There are a few mountain ranges in the north and south, but the vast bulk of Illinois is flat. Most of the tallgrass prairie that once covered this area has been converted to farmland or developed land. There are many differences between the remainder of Illinois and the unglaciated southernmost region of Illinois. The Shawnee National Forest dominates this area, Illinois' lone significant tract of federally managed land. Southern Illinois's hills are wide and gently sloping. Located in the northwest part of the state, Charles Mound rises 1,235 feet (376 meters) above sea level. About 600 feet above sea level, the state's highest point (180 metres).
Much of northern and central Illinois' rich, dark soil is renowned for its agricultural excellence and fertility, and it's no exception. There are significant differences in soil quality between the southern third of the state and the rest of the state.
The majority of Illinois' streams empty into the Mississippi River Basin, which receives up to 900 of them. There was a time when water from the Chicago and Calumet rivers flowed into Lake Michigan and the St. Lawrence River before canals were built to divert their water and divert it to the Mississippi River instead. "Little Egypt" is the location where the Ohio and Mississippi rivers meet in Cairo, at the state's southernmost tip.
There are natural water reservoirs beneath the entire state of Illinois. Whereas Lake Michigan supplies water to the city of Chicago and many of its suburbs, the vast majority of Illinois' northern counties rely on underground wells for their supply of water. The water table in Joliet has dropped hundreds of feet since the turn of the 20th century, for example. There are a large number of man-made lakes in the state of Michigan.
Because of its location and long north-south axis, Illinois experiences large regional temperature variations. The yearly temperature variation of Michigan is mitigated in part by Lake Michigan, which results in cold, snowy winters and hot, dry summers. As a general guideline, in the north, the average winter temperature is roughly 22 degrees Fahrenheit (6 degrees Celsius), whereas in the south, it is approximately 37 degrees Fahrenheit (3 degrees Celsius). Annual rainfall in the north is 34 inches (864 mm), whereas it is 46 inches (1,220 mm) in the south (1,170 mm). In the southernmost counties, the growing season lasts 205 days, whereas in the northernmost counties, it lasts 155 days.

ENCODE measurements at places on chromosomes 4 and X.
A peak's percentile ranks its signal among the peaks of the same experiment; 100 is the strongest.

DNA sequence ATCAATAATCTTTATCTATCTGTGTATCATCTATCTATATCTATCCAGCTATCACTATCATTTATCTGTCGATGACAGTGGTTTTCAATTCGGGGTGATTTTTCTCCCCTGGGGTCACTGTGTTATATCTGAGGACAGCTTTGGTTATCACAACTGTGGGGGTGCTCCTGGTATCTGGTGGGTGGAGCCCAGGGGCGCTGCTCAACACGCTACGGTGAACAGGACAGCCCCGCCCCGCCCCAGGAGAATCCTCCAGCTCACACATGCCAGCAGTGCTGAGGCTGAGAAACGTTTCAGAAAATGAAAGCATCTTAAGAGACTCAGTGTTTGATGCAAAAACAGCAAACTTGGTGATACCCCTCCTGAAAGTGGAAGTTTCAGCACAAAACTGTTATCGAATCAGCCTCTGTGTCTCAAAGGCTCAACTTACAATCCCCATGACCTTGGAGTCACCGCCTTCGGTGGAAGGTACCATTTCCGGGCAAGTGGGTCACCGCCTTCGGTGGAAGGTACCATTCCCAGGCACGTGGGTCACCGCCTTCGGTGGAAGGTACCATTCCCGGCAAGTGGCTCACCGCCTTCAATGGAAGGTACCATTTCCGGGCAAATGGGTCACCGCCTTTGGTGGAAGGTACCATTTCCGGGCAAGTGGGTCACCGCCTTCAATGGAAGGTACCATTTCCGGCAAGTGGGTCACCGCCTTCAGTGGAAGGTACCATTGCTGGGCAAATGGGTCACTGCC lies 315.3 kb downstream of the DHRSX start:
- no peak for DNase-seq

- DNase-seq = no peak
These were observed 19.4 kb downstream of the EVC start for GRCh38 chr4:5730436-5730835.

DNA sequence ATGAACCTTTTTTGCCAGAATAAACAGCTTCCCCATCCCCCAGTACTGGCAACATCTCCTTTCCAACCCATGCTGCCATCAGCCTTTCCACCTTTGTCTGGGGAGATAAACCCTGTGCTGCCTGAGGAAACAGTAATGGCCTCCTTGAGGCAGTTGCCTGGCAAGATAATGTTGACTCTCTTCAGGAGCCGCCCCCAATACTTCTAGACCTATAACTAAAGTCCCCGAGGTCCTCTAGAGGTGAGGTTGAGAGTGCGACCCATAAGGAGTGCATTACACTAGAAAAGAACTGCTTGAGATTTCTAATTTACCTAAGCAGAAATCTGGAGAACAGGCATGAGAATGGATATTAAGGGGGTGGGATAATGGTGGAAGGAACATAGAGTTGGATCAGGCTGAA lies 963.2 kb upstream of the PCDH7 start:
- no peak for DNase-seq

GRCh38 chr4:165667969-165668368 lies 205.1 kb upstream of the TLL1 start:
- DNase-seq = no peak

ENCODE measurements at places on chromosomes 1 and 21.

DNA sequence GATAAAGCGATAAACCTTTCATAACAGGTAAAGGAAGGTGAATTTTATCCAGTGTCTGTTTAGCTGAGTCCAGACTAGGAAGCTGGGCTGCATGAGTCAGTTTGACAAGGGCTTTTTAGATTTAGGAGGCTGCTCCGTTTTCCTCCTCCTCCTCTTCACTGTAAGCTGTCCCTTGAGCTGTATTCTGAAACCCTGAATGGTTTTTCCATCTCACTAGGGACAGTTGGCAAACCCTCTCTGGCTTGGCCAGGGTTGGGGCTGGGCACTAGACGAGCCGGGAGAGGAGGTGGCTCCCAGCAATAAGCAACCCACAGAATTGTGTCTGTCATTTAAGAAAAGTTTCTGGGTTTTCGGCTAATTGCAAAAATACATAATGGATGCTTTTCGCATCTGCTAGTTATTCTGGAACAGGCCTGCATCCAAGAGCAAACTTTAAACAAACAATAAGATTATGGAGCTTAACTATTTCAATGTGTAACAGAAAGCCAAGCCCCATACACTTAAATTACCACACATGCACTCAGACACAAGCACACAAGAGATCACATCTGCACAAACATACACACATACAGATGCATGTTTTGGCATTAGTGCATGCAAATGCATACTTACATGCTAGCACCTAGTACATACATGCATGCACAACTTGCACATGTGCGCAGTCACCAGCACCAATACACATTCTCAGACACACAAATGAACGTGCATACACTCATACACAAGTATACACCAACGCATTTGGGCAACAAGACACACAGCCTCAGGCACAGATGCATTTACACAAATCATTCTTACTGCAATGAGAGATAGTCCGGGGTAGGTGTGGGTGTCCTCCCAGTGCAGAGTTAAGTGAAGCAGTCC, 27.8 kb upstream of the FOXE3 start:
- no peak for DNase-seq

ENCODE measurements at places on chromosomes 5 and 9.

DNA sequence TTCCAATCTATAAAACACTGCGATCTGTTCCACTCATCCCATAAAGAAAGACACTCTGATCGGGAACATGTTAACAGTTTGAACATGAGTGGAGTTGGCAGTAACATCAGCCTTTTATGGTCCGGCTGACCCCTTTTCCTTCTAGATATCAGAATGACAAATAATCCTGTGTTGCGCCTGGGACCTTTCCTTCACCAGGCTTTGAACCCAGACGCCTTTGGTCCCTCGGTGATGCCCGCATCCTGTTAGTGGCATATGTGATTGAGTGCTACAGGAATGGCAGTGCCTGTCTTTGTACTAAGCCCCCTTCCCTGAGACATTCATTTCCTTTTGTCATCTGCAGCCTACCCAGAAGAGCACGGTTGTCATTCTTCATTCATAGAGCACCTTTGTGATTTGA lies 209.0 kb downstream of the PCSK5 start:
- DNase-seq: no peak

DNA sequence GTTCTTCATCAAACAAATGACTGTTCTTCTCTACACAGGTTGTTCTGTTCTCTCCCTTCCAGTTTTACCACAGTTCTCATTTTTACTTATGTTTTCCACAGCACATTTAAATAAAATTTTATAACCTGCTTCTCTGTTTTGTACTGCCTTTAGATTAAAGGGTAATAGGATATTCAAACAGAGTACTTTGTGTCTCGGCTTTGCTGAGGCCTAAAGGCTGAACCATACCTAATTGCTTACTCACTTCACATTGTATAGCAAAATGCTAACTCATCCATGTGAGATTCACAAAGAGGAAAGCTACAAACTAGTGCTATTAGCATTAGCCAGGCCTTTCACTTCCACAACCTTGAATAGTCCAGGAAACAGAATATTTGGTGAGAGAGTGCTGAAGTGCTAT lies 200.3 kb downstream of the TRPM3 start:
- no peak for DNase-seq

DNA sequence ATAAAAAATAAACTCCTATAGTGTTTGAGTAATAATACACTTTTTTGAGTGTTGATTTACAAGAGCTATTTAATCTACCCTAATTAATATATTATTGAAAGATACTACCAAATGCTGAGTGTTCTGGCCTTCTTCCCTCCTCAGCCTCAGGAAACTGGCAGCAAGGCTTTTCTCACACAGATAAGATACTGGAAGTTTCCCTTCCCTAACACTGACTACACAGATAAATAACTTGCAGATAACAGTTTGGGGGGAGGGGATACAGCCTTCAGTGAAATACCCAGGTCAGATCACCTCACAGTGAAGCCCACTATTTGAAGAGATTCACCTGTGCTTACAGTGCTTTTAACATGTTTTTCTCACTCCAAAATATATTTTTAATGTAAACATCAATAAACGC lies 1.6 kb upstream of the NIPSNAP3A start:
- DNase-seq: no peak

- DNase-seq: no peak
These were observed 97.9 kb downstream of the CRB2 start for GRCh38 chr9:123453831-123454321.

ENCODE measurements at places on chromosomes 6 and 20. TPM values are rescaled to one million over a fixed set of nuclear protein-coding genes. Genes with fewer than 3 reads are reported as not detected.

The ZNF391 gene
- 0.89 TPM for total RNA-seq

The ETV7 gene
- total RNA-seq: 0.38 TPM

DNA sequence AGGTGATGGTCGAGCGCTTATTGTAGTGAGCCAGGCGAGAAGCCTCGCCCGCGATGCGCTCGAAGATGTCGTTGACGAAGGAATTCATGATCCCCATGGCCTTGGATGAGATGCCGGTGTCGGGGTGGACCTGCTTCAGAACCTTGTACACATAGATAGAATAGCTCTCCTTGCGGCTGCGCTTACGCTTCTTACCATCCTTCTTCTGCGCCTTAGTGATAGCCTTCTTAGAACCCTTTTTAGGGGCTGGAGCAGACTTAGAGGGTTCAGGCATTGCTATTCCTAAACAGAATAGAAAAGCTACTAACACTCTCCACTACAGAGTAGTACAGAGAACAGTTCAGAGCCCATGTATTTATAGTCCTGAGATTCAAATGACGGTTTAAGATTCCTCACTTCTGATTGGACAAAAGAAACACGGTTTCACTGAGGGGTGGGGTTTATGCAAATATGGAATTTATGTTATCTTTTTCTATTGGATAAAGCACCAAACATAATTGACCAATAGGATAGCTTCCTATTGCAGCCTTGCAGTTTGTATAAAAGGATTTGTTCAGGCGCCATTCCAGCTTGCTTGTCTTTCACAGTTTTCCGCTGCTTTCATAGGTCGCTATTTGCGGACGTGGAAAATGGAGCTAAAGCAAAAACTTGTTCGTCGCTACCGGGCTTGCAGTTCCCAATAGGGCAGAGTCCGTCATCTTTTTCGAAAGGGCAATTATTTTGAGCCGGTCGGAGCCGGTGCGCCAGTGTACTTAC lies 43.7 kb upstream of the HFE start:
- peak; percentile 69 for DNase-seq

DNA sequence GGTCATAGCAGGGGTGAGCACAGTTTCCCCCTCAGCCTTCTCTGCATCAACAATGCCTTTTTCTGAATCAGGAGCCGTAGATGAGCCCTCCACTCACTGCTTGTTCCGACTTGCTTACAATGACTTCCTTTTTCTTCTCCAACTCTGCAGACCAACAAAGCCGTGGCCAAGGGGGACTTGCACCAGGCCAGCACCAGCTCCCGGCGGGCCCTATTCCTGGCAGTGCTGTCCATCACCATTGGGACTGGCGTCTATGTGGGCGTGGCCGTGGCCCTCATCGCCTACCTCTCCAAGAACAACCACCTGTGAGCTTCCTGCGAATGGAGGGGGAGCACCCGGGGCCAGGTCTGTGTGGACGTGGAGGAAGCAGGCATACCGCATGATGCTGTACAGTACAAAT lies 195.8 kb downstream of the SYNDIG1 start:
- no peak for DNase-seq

Economy of Illinois
Illinois is a microcosm of the national economy because of its diverse economy, which includes strengths in manufacturing, agriculture, banking, mining, transportation, government, technology, and service industries (including tourism). A state's ability to weather economic downturns better is enhanced by its ability to diversify its economy.
The booming economy of Illinois is supported by a large investment from both the public and private sectors. The Illinois Department of Commerce and Community Affairs operates foreign offices in order to promote the importing of Illinois products. The state provides services for the development of business businesses by women and racial minorities and disseminates information about new technology breakthroughs to private enterprises. To attract business, develop or restore downtown areas, and advance technology have all been made possible by private entities..
Trade unions in Illinois have some clout on both the political and economic fronts, but neither they nor employer organizations have the capacity to compel the other to bend to their will. Labor and management disputes frequently turn to public officials for help.